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The exquisite Charlotte Gainsbourg stars in Julie Bertuccelli s achingly beautiful follow-up to her sleeper hit Since Otar Left. Closing Night Film at Cannes in 2010, The Tree is a mystical drama of loss and rebirth in the Australian countryside. Not since classic 1970s works Picnic at Hanging Rock and Walkabout has the harshly gorgeous outback landscape been such a lyrical yet foreboding metaphor for grief and coming of age.
Blindsided with anguish after her husband s sudden death, Dawn (Gainsbourg) along with her four young children struggles to make sense of life without him. Eight-year-old Simone (unforgettable newcomer Morgana Davies) becomes convinced that her father is whispering to her through the leaves of the gargantuan fig tree that towers over their house. The family is initially comforted by its presence, but then the tree s enormous roots slowly begin to encroach on the abode and threaten their fragile existence...
DVD Special Features Include:
Beautiful high-definition transfer, enhanced for widescreen viewing
In the Shadow of The Tree : A 30-minute behind-the-scenes documentary
Nine deleted scenes
U.S. theatrical trailer
English subtitles for the deaf and hearing impaired (SDH)
A family of six lives happily in rural Queensland until tragedy strikes in Julie Bertuccelli's understated drama. One day, Peter (Aden Young), a truck driver, suffers a stroke and crashes into the massive fig tree overlooking his house. Afterward, Dawn (Charlotte Gainsbourg), his widow, sinks into a depression, while 8-year-old daughter Simone (Morgana Davies) believes he's speaking to her through the tree. As Simone tells a friend, "You have a choice to be happy or sad, and I chose to be happy," but nature encroaches on their living quarters through clusters of frogs and other strange phenomena, so Dawn seeks assistance from George (The Debt's Marton Csokas), a plumbing supply salesman, which leads to a job as his bookkeeper--and potential lover. In the process of clearing out the critters, George notices roots growing into the building's foundation. Further damage transforms the property into a danger zone, leading to a showdown between Dawn, who wants to cut down the tree, and Simone, who clings to it for emotional support. If Peter has truly taken possession of the thing, he seems resistant to let them go. Like Peter Weir's The Last Wave, Bertuccelli's adaptation of Judy Pascoe's Our Father Who Art in the Tree taps into a tradition of earthy Australian parables that don't explain all their mysteries. If it doesn't cut as deep, the former documentarian handily keeps cliché and manipulation at bay. --Kathleen C. Fennessy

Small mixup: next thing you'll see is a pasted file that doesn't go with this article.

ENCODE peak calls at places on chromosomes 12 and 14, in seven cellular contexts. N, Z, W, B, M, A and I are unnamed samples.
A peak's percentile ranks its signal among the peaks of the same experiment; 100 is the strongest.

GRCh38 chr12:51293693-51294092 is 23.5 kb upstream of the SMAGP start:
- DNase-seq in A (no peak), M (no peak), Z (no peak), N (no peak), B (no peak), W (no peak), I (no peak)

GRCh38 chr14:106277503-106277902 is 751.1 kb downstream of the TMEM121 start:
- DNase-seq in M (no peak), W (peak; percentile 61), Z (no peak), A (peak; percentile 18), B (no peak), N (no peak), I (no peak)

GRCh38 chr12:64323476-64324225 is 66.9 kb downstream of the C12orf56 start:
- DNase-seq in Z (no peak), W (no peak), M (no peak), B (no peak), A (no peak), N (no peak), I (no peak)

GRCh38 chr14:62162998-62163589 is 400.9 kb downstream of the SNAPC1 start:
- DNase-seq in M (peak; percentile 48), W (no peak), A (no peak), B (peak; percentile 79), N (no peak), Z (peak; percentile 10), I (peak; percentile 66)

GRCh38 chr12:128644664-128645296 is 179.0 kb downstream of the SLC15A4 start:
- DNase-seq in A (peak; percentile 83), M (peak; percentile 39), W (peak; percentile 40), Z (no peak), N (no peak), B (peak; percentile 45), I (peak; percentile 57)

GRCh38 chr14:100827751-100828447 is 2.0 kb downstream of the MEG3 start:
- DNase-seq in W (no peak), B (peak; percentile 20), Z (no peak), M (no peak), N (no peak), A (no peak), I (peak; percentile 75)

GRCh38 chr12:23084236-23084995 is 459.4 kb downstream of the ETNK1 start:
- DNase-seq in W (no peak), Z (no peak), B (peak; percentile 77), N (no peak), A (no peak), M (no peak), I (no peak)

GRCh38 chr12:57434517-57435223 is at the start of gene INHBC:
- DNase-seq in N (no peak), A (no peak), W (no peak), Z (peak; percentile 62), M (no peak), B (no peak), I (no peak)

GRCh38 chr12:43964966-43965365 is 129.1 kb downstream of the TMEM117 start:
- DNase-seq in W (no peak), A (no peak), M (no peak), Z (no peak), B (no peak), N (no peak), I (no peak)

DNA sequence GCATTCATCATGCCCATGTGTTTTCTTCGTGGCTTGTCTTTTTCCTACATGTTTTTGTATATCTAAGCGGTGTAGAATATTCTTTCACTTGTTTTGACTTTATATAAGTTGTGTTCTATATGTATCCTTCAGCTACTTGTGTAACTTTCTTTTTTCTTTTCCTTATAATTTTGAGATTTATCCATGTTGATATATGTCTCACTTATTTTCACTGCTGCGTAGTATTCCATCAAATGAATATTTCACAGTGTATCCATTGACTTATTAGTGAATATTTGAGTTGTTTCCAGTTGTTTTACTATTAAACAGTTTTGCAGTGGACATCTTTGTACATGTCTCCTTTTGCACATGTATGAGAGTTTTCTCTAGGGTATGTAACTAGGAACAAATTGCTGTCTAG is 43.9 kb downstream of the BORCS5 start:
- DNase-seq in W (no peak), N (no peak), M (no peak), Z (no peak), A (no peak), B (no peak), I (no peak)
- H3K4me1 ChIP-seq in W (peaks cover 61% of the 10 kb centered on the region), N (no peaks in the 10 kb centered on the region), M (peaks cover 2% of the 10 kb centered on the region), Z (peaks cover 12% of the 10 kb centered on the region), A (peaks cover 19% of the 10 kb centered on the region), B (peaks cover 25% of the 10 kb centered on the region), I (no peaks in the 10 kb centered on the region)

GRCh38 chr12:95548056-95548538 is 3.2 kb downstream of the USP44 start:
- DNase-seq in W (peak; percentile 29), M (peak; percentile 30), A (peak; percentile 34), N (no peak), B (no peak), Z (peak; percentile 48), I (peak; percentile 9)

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Top Customer Reviews
Helping her out are fantastic performances by the youths playing her four children. If only child actors were always this good. In particular, Morgana Davies, who is by all rights the co-star of the film, plays her character with an impressive balance of little girl toughness and vulnerability. We learn about her relationship with her father far more by her relationship with the titular tree than her interactions with the actual character for the short time he's in the film.
The location is gorgeous, showing off a very beautiful area of Australia that is almost a character in itself. Be warned, though, that this is a slice-of-life drama, small in scope, but big in emotion. If that sounds boring to you, it will be. Otherwise, this is a film with a surprisingly hopeful and bright message, despite its main theme being grief, without being saccharine or hammering you over the head with it. I was very satisfied and would like to see more like this.
After 1 hour and 10 minutes of nearly no movement in the story line, they decided to move it along. During her greiving the mother had unmarried sex and they showed way more of this than should ever be shown. The swearing intensified. Then, the movie was over. I wasted an 1h 40m of my life.